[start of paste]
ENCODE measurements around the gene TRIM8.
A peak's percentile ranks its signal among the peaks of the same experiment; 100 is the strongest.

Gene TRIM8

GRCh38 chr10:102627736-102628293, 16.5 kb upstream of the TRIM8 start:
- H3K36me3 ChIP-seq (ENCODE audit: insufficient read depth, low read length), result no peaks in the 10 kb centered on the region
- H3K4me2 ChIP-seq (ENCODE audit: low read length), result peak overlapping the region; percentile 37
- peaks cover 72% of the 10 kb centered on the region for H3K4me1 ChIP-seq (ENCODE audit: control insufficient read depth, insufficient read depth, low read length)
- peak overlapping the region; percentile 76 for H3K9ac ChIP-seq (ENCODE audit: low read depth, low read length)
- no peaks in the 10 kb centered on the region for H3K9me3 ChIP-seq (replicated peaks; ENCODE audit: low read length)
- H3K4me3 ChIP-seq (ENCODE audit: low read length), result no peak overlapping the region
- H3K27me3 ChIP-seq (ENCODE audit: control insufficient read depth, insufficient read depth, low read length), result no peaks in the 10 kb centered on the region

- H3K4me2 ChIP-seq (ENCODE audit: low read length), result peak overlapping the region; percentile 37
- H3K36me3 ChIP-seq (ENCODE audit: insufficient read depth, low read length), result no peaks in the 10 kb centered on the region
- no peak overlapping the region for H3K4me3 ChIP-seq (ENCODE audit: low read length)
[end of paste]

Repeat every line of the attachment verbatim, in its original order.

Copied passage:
ENCODE measurements around the gene TRIM8.
A peak's percentile ranks its signal among the peaks of the same experiment; 100 is the strongest.

Gene TRIM8

GRCh38 chr10:102627736-102628293, 16.5 kb upstream of the TRIM8 start:
- H3K36me3 ChIP-seq (ENCODE audit: insufficient read depth, low read length), result no peaks in the 10 kb centered on the region
- H3K4me2 ChIP-seq (ENCODE audit: low read length), result peak overlapping the region; percentile 37
- peaks cover 72% of the 10 kb centered on the region for H3K4me1 ChIP-seq (ENCODE audit: control insufficient read depth, insufficient read depth, low read length)
- peak overlapping the region; percentile 76 for H3K9ac ChIP-seq (ENCODE audit: low read depth, low read length)
- no peaks in the 10 kb centered on the region for H3K9me3 ChIP-seq (replicated peaks; ENCODE audit: low read length)
- H3K4me3 ChIP-seq (ENCODE audit: low read length), result no peak overlapping the region
- H3K27me3 ChIP-seq (ENCODE audit: control insufficient read depth, insufficient read depth, low read length), result no peaks in the 10 kb centered on the region

- H3K4me2 ChIP-seq (ENCODE audit: low read length), result peak overlapping the region; percentile 37
- H3K36me3 ChIP-seq (ENCODE audit: insufficient read depth, low read length), result no peaks in the 10 kb centered on the region
- no peak overlapping the region for H3K4me3 ChIP-seq (ENCODE audit: low read length)